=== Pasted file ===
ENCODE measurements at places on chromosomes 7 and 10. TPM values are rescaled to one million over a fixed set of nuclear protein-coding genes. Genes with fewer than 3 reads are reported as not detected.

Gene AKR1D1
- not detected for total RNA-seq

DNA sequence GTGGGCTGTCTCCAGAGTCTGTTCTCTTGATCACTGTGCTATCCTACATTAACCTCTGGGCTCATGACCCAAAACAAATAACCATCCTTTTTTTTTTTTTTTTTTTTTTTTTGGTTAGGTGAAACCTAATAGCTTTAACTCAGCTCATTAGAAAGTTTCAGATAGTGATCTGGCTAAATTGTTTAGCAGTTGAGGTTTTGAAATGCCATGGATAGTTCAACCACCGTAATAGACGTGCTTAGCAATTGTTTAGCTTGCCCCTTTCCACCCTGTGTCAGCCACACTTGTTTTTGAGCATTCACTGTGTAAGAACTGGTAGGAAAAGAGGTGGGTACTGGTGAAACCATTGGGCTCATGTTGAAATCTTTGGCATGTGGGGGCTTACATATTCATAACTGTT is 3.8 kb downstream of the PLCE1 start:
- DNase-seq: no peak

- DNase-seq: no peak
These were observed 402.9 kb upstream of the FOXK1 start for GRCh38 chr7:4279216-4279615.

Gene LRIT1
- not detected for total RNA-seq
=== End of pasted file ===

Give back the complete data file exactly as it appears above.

ENCODE measurements at places on chromosomes 7 and 10. TPM values are rescaled to one million over a fixed set of nuclear protein-coding genes. Genes with fewer than 3 reads are reported as not detected.

Gene AKR1D1
- not detected for total RNA-seq

DNA sequence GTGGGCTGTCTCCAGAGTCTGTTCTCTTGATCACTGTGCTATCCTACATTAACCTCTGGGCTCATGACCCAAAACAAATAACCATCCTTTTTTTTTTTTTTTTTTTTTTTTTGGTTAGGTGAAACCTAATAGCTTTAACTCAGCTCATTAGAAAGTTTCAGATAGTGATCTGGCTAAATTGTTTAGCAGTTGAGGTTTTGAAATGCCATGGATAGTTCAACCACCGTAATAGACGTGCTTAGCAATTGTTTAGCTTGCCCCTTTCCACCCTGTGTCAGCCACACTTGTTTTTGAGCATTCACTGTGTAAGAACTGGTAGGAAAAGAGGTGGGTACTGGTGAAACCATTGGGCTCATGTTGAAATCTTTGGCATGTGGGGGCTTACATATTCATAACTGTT is 3.8 kb downstream of the PLCE1 start:
- DNase-seq: no peak

- DNase-seq: no peak
These were observed 402.9 kb upstream of the FOXK1 start for GRCh38 chr7:4279216-4279615.

Gene LRIT1
- not detected for total RNA-seq